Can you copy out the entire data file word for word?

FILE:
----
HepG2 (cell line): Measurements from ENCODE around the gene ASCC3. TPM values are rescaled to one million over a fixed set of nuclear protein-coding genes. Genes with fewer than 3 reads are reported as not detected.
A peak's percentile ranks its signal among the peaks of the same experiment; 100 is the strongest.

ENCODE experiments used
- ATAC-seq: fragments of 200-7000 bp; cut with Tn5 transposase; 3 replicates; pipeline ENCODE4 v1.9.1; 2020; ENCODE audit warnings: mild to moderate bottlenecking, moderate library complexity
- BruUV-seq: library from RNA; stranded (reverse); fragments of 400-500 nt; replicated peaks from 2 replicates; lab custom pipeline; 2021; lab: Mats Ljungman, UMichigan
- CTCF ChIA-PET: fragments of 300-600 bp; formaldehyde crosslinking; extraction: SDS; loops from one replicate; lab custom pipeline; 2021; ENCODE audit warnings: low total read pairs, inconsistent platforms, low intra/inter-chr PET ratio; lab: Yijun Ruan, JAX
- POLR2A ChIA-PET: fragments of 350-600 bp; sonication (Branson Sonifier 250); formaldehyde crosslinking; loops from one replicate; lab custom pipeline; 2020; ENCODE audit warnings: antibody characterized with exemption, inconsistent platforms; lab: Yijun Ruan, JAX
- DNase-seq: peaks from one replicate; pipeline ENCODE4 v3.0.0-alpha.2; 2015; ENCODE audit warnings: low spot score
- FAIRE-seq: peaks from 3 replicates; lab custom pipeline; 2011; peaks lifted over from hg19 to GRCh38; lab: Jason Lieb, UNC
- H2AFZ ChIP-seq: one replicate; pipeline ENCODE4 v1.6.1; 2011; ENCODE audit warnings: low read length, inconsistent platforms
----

HepG2 (cell line): Measurements from ENCODE around the gene ASCC3. TPM values are rescaled to one million over a fixed set of nuclear protein-coding genes. Genes with fewer than 3 reads are reported as not detected.
A peak's percentile ranks its signal among the peaks of the same experiment; 100 is the strongest.

ENCODE experiments used
- ATAC-seq: fragments of 200-7000 bp; cut with Tn5 transposase; 3 replicates; pipeline ENCODE4 v1.9.1; 2020; ENCODE audit warnings: mild to moderate bottlenecking, moderate library complexity
- BruUV-seq: library from RNA; stranded (reverse); fragments of 400-500 nt; replicated peaks from 2 replicates; lab custom pipeline; 2021; lab: Mats Ljungman, UMichigan
- CTCF ChIA-PET: fragments of 300-600 bp; formaldehyde crosslinking; extraction: SDS; loops from one replicate; lab custom pipeline; 2021; ENCODE audit warnings: low total read pairs, inconsistent platforms, low intra/inter-chr PET ratio; lab: Yijun Ruan, JAX
- POLR2A ChIA-PET: fragments of 350-600 bp; sonication (Branson Sonifier 250); formaldehyde crosslinking; loops from one replicate; lab custom pipeline; 2020; ENCODE audit warnings: antibody characterized with exemption, inconsistent platforms; lab: Yijun Ruan, JAX
- DNase-seq: peaks from one replicate; pipeline ENCODE4 v3.0.0-alpha.2; 2015; ENCODE audit warnings: low spot score
- FAIRE-seq: peaks from 3 replicates; lab custom pipeline; 2011; peaks lifted over from hg19 to GRCh38; lab: Jason Lieb, UNC
- H2AFZ ChIP-seq: one replicate; pipeline ENCODE4 v1.6.1; 2011; ENCODE audit warnings: low read length, inconsistent platforms